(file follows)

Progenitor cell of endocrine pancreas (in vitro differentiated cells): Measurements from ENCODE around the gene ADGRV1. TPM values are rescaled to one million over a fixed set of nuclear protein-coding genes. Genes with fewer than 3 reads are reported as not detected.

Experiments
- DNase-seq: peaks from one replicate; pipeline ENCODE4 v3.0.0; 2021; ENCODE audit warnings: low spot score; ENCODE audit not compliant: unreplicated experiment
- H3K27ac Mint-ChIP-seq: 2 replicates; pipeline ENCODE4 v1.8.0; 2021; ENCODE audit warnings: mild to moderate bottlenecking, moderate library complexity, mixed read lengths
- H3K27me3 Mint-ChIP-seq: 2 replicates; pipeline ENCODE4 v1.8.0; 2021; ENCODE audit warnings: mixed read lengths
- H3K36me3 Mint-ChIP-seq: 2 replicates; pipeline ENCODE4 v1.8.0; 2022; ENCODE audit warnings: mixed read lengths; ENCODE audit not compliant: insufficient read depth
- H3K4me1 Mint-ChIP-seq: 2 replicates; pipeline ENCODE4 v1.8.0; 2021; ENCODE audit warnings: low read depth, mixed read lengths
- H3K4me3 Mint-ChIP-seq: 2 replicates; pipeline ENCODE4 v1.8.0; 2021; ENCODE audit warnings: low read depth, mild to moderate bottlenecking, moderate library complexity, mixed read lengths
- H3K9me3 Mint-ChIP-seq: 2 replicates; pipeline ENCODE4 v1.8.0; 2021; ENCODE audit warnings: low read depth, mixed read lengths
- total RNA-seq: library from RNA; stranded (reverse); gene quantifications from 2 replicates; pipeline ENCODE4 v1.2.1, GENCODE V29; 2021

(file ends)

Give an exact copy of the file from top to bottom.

Progenitor cell of endocrine pancreas (in vitro differentiated cells): Measurements from ENCODE around the gene ADGRV1. TPM values are rescaled to one million over a fixed set of nuclear protein-coding genes. Genes with fewer than 3 reads are reported as not detected.

Experiments
- DNase-seq: peaks from one replicate; pipeline ENCODE4 v3.0.0; 2021; ENCODE audit warnings: low spot score; ENCODE audit not compliant: unreplicated experiment
- H3K27ac Mint-ChIP-seq: 2 replicates; pipeline ENCODE4 v1.8.0; 2021; ENCODE audit warnings: mild to moderate bottlenecking, moderate library complexity, mixed read lengths
- H3K27me3 Mint-ChIP-seq: 2 replicates; pipeline ENCODE4 v1.8.0; 2021; ENCODE audit warnings: mixed read lengths
- H3K36me3 Mint-ChIP-seq: 2 replicates; pipeline ENCODE4 v1.8.0; 2022; ENCODE audit warnings: mixed read lengths; ENCODE audit not compliant: insufficient read depth
- H3K4me1 Mint-ChIP-seq: 2 replicates; pipeline ENCODE4 v1.8.0; 2021; ENCODE audit warnings: low read depth, mixed read lengths
- H3K4me3 Mint-ChIP-seq: 2 replicates; pipeline ENCODE4 v1.8.0; 2021; ENCODE audit warnings: low read depth, mild to moderate bottlenecking, moderate library complexity, mixed read lengths
- H3K9me3 Mint-ChIP-seq: 2 replicates; pipeline ENCODE4 v1.8.0; 2021; ENCODE audit warnings: low read depth, mixed read lengths
- total RNA-seq: library from RNA; stranded (reverse); gene quantifications from 2 replicates; pipeline ENCODE4 v1.2.1, GENCODE V29; 2021